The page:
**1** IEEE 754-1985 Float Calculation on 2/25/2016, 1:53 pm

**Reclaimer Shawn**

Code Creator

Alright, so first off: what exactly does IEEE 754-1985 stand for anyways? Well, it stands for Institute of Electrical and Electronics Engineers, and was a system adopted in 1985. It is the current system used in modern computers to represent decimal numbers in a binary format. Before I go on any further, this tutorial assumes you already know how to perform written calculations in both binary and hexadecimal, without the use of a calculator. If you cannot do these things, please leave while you still can. Alright, now onto the good stuff.

Float values are stored as 32-bit integers, meaning they use 32 0's and 1's(bits) to represent a number. Here's the IEEE 754 Format:

Alright, time to break it apart. The sign goes by a signed magnitude component. Sign magnitude means that in this, a 1 signifies a negative number, while 0 a positive. Now, to cover the rest. Now, let's choose a random number... Let's try -6.125 for instance... The first part to do is place a one in the sign to represent a negative

Now, we have to "normalize" this to make it work. Sure, we represent decimals in binaries in the denormalized format, but a computer does not. What we do is Move the decimal to the left place as many times as it takes to place it right next to the last 1-bit. It turns out like this:

Now, we drop the 1 and the decimal point, and get this:

"Pad" the remaining 18 bits with 0's, and we get this... We know this due to (Number of bits) - (Number in "Normalized Strand" 23-5=18 remaining bits

Now, we find the exponent. We now have to remember how many times we moved the decimal place to the left to "normalize" it. We moved it two times to the left. We will add what is called the "Bias" The bias is the highest number we get in a signed(+/-) system of that many bits. The highest number in a signed system with 8 bits is 127. We now add the exponent(2) with 127,and we get 129. Now, all we do is calculate out 148 in binary, and load it into the exponent bits. 129 = 10000001 in Binary, so we load that into the exponent... Our full float notation number is:

And we're done! Now, we have Double notation. I included this in the same lesson due to its similarities. The only difference is this:

The bias is now 1023(due to using 11 bits, 1023 is the highest signed number), and the significand holds 52 bits, allowing for a calculation of up to 1/2^52 in precision, instead of a 1/2^23 precision in float. Keep in mind that this is God-Awful for numbers that are not powers of 2, and will most likely have to be rounded in the end, and EVERY bit will have to be used just to represent that rounded number. In the next post, I'll put some little extra terminology in the next post, but for now, this is how you can calculate in Float! Enjoy!

A float Calculator to check your work:

http://www.h-schmidt.net/FloatConverter/IEEE754.html

Float values are stored as 32-bit integers, meaning they use 32 0's and 1's(bits) to represent a number. Here's the IEEE 754 Format:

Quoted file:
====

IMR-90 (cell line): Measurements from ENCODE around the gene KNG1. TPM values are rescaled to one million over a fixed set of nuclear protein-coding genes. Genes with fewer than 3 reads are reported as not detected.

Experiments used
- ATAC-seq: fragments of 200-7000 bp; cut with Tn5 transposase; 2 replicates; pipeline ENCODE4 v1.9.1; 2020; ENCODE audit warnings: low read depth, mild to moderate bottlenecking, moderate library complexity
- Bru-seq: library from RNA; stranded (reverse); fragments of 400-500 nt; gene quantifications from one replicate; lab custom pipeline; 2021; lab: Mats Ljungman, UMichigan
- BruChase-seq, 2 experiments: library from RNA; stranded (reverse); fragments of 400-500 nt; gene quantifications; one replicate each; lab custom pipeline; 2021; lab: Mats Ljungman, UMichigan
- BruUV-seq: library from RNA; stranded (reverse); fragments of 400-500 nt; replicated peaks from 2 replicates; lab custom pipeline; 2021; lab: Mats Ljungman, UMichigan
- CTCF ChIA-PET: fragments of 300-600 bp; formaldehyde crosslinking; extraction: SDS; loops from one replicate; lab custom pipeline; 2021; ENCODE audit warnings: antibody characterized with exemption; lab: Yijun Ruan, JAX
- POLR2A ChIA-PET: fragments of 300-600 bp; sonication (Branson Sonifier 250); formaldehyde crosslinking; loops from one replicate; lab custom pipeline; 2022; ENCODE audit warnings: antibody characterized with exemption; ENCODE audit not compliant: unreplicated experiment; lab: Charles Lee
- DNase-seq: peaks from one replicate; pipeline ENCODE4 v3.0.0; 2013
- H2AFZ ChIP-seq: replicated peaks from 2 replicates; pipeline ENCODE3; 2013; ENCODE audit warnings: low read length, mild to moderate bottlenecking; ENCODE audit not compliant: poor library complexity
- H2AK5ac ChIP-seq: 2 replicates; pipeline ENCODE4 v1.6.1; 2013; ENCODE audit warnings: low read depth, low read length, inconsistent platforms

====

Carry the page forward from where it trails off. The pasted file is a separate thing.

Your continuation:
Alright, time to break it apart. The sign goes by a signed magnitude component. Sign magnitude means that in this, a 1 signifies a negative number, while 0 a positive. Now, to cover the rest. Now, let's choose a random number... Let's try -6.125 for instance... The first part to do is place a one in the sign to represent a negative

- Code:

1 | XXXXXXXX| XXXXXXXXXXXXXXXXXXXXXXX

Sign| Exponent | Mantissa/Significand

- Code:

110.XXX

- Code:

110.001

Now, we have to "normalize" this to make it work. Sure, we represent decimals in binaries in the denormalized format, but a computer does not. What we do is Move the decimal to the left place as many times as it takes to place it right next to the last 1-bit. It turns out like this:

- Code:

1.10001

Now, we drop the 1 and the decimal point, and get this:

- Code:

10001

"Pad" the remaining 18 bits with 0's, and we get this... We know this due to (Number of bits) - (Number in "Normalized Strand" 23-5=18 remaining bits

- Code:

1 | XXXXXXXX| 10001000000000000000000

Sign| Exponent | Significand/Mantissa

Now, we find the exponent. We now have to remember how many times we moved the decimal place to the left to "normalize" it. We moved it two times to the left. We will add what is called the "Bias" The bias is the highest number we get in a signed(+/-) system of that many bits. The highest number in a signed system with 8 bits is 127. We now add the exponent(2) with 127,and we get 129. Now, all we do is calculate out 148 in binary, and load it into the exponent bits. 129 = 10000001 in Binary, so we load that into the exponent... Our full float notation number is:

- Code:

11000000110001000000000000000000

And we're done! Now, we have Double notation. I included this in the same lesson due to its similarities. The only difference is this:

The bias is now 1023(due to using 11 bits, 1023 is the highest signed number), and the significand holds 52 bits, allowing for a calculation of up to 1/2^52 in precision, instead of a 1/2^23 precision in float. Keep in mind that this is God-Awful for numbers that are not powers of 2, and will most likely have to be rounded in the end, and EVERY bit will have to be used just to represent that rounded number. In the next post, I'll put some little extra terminology in the next post, but for now, this is how you can calculate in Float! Enjoy!

A float Calculator to check your work:

http://www.h-schmidt.net/FloatConverter/IEEE754.html

Last edited by Reclaimer Shawn on 2/25/2016, 2:18 pm; edited 1 time in total